So I've offered you a solution. Your alternative is court. Now the problem with that is that court will provide him with an opportunity to address the magistrate if he chooses, so it won't be a one-way street and at the end of it all, you won't be able to afford a weekend away in a caravan, let alone an overseas trip.
     
  6. AllForHer

    AllForHer Well-Known Member

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    My mistake, you have mentioned an intervention order, but if he accepted without admissions and there have been no breaches prosecuted since, I'm afraid it again won't have a great deal of standing in the view of the Court.

    And actually, on that note, you've said the father had other ways of communicating with you - social media/e-mail/etc. - but given you are adamant about not wanting to have any contact with the father, and given there was an IVO in place that undoubtedly would have restricted contact options by the father, then I would presume that any contact from him by any of these avenues would have resulted in further action by you by way of another IVO. Surely, you can see the flaw in arguing that it was his choice not to contact you?
     
  7. Matthew Lynch

    Matthew Lynch Lawyer

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    Hi Xseptional

    Surprisingly emotive responses from the above. I am happy to answer your legitimate questions.

    Firstly and most importantly, you are in Western Australia so the courts referred to above by AllForHer do not exercise jurisdiction where you are - you need to be looking to the Western Australia legislation and court for information. The WA court does apply similar principles to the Commonwealth Courts and has some identical legislative provisions the Commonwealth Act so there are some general concepts that cross over.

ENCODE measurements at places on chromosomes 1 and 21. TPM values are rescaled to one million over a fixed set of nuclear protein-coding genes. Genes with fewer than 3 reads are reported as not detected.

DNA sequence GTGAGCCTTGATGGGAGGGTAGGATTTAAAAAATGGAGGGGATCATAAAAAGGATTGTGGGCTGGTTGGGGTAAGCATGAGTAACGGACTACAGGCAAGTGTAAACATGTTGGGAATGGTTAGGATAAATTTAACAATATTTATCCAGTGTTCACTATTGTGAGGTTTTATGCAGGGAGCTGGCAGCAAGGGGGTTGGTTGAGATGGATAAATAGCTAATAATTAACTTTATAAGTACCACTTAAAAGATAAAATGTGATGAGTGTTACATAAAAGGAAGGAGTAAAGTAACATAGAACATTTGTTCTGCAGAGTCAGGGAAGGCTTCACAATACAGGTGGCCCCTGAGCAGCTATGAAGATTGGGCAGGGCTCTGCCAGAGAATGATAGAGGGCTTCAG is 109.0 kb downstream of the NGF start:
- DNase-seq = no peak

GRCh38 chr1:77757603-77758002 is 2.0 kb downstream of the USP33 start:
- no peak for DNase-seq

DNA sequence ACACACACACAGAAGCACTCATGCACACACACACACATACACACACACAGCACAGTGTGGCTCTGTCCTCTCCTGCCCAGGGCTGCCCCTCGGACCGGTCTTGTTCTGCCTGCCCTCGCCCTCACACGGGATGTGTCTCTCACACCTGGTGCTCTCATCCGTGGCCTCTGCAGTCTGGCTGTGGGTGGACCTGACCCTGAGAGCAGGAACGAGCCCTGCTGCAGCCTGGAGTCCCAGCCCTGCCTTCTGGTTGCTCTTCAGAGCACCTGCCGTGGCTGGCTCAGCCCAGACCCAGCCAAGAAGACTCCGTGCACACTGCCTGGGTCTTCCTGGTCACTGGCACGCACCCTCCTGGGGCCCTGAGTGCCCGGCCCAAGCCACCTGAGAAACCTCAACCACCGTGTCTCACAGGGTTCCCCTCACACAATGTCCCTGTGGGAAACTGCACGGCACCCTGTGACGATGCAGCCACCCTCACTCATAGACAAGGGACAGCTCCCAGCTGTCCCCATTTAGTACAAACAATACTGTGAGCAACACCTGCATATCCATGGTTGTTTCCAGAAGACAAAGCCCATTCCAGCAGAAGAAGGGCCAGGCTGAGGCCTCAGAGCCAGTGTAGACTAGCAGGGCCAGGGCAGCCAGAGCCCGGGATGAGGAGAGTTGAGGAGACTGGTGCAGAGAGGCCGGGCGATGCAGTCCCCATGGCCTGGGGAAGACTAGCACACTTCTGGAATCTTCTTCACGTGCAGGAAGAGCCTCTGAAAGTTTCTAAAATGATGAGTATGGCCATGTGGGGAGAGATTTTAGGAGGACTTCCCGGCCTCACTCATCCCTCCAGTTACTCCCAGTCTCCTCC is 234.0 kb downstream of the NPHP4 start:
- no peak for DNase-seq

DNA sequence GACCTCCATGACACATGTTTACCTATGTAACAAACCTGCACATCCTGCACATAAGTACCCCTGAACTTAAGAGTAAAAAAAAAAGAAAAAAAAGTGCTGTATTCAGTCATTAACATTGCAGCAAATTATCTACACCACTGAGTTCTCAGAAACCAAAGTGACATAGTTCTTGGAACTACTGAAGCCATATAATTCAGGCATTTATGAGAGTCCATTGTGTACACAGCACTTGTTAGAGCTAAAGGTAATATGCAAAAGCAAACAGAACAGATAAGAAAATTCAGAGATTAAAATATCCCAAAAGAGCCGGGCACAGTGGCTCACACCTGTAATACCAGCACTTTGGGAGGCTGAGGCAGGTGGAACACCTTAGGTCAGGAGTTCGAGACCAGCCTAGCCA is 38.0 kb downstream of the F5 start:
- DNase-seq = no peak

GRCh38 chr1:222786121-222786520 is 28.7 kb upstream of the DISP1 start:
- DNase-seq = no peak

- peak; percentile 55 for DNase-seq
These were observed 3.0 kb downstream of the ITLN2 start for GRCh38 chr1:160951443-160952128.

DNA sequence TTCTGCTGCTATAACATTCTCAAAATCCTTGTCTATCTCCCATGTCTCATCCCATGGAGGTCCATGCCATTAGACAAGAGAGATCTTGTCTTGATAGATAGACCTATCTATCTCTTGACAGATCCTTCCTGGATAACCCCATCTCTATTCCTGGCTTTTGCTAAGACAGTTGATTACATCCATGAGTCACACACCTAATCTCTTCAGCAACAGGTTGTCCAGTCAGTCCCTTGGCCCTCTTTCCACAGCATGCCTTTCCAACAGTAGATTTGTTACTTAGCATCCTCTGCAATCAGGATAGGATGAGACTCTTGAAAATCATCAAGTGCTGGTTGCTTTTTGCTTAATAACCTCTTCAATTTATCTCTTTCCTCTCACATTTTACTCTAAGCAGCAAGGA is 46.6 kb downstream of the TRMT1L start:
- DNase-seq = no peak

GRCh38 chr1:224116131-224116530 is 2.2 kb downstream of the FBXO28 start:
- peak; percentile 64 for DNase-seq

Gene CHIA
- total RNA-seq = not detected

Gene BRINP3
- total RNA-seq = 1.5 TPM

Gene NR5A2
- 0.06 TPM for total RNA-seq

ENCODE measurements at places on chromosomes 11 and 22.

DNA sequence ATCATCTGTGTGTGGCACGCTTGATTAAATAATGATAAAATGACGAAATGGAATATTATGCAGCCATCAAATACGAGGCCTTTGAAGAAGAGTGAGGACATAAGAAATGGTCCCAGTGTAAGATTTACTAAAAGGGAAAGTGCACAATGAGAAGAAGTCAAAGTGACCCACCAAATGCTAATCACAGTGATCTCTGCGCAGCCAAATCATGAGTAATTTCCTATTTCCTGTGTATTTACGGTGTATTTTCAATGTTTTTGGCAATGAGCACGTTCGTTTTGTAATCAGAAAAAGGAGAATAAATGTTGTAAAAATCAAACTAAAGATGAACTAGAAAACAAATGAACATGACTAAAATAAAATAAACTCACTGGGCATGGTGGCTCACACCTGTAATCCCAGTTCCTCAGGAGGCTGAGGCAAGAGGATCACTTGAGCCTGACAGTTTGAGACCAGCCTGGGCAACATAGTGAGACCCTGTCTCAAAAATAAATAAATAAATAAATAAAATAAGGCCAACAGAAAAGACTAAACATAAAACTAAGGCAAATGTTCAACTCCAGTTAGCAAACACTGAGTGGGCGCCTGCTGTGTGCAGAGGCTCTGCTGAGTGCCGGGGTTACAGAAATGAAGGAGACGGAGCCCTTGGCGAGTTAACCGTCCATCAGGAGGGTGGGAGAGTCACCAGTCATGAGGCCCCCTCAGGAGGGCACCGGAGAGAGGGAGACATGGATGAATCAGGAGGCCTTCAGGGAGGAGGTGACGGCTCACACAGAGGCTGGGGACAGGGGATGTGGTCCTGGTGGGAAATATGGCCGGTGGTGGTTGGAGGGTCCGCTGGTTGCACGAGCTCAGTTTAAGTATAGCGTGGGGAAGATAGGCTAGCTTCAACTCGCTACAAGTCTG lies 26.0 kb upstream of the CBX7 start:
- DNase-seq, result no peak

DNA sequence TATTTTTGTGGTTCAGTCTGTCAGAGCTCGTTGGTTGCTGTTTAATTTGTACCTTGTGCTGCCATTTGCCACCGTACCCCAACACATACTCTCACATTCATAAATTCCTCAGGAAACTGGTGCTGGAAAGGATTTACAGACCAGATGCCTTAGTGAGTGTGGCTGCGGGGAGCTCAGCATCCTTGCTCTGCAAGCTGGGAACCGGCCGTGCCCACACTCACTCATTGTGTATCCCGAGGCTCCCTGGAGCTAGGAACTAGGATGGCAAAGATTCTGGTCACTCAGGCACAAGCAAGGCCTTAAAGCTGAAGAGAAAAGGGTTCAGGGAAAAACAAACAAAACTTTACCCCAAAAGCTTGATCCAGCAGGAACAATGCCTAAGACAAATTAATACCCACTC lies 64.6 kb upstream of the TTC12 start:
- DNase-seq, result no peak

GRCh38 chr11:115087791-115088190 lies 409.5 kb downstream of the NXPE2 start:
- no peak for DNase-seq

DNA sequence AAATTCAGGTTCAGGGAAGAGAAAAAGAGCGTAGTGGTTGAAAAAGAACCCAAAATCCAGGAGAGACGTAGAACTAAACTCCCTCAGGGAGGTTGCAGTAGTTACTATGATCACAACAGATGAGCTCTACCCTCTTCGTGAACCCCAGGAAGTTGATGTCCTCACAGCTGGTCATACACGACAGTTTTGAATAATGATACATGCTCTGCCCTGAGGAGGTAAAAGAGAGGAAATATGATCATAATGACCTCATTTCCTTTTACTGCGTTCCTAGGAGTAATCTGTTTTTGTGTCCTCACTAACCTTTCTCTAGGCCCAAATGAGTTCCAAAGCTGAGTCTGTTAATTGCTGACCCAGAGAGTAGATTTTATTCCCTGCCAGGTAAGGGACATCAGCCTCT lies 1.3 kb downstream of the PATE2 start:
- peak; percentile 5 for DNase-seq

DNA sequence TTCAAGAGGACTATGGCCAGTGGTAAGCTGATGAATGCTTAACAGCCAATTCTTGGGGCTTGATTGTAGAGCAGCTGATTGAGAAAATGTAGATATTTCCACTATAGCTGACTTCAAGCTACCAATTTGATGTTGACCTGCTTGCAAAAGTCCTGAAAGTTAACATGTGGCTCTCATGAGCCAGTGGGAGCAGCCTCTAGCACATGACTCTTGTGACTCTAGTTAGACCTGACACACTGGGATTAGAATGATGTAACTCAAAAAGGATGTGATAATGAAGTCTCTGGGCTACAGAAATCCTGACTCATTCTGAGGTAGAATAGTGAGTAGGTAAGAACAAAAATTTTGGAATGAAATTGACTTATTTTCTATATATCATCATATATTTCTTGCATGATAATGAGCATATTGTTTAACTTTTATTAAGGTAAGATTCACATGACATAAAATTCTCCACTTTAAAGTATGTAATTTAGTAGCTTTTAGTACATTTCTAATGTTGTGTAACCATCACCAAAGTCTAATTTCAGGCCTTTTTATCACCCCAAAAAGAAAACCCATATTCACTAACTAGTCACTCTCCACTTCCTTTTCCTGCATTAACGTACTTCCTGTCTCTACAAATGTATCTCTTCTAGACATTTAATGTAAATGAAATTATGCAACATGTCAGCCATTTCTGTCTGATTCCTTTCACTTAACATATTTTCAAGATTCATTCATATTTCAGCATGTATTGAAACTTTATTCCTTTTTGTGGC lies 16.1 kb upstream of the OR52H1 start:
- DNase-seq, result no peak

You can apply for Orders be made that you have sole parental responsibility in respect of the children, that the children live with you and that they do not spend time with their father. You could also or alternatively simply apply for an order that he be required to do all acts and things necessary to allow the children to obtain passports.

    In terms of what AllForHer said about you needing to first go to Family Dispute Resolution - that is not quite correct. You can actually apply to court for parenting orders without first attending Family Dispute Resolution if FDR would not appropriate in all the circumstances, such as in cases where there has been family violence - s66H(8)(b)(iii) of the Family Court Act 1997.

    Let me know if you would like further info.
     
    beans likes this.
  8. AllForHer

    AllForHer Well-Known Member

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    Truly, good luck. You'll need it.
     
  9. AllForHer

    AllForHer Well-Known Member

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    Also, @MatthewL, for the benefit of both myself and other forum users, can you please point to the differences between WA legislation and Cth legislation in regards to family law, specifically parenting matters? Is it primarily in Court rules, or in the legislation itself?